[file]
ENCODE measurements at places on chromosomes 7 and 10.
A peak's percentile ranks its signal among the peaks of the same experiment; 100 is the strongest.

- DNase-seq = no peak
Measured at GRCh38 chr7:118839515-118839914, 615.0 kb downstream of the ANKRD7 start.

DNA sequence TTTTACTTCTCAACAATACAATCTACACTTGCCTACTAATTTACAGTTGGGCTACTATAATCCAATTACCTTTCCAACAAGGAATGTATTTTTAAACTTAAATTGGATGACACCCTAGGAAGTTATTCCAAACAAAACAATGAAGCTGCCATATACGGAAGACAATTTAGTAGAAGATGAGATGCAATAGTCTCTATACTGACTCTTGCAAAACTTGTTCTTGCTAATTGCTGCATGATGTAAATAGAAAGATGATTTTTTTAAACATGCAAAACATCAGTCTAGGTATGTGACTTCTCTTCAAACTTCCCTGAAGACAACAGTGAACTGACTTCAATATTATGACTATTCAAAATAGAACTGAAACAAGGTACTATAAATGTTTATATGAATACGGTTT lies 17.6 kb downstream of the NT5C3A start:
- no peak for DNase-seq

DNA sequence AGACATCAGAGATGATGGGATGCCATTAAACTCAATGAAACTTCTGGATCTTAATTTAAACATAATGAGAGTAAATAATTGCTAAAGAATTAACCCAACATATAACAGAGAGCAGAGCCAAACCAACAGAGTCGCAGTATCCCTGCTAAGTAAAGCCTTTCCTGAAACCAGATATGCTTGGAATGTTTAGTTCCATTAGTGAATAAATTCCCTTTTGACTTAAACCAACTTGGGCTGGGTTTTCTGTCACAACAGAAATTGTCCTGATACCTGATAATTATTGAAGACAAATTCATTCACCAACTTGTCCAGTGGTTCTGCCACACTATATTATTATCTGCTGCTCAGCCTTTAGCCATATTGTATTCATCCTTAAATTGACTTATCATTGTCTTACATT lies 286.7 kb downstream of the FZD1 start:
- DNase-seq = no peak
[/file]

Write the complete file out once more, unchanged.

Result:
ENCODE measurements at places on chromosomes 7 and 10.
A peak's percentile ranks its signal among the peaks of the same experiment; 100 is the strongest.

- DNase-seq = no peak
Measured at GRCh38 chr7:118839515-118839914, 615.0 kb downstream of the ANKRD7 start.

DNA sequence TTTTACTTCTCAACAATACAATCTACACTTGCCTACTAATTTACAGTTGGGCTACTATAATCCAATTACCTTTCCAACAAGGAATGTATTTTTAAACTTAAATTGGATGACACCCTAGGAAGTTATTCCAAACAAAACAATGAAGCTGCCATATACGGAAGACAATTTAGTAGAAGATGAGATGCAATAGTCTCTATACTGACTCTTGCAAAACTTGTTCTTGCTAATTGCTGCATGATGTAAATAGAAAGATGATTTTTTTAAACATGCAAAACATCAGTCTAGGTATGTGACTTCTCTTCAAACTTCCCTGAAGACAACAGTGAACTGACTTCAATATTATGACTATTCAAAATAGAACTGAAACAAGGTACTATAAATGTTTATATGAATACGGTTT lies 17.6 kb downstream of the NT5C3A start:
- no peak for DNase-seq

DNA sequence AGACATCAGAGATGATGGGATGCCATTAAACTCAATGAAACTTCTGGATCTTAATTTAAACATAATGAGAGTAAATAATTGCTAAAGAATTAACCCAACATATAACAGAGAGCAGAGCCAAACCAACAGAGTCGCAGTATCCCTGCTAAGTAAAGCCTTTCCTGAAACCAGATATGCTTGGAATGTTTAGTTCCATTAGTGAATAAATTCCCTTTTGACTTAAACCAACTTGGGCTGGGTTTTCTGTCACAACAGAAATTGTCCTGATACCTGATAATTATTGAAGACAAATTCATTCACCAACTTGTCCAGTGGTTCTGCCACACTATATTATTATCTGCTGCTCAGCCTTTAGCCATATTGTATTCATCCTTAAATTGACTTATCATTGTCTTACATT lies 286.7 kb downstream of the FZD1 start:
- DNase-seq = no peak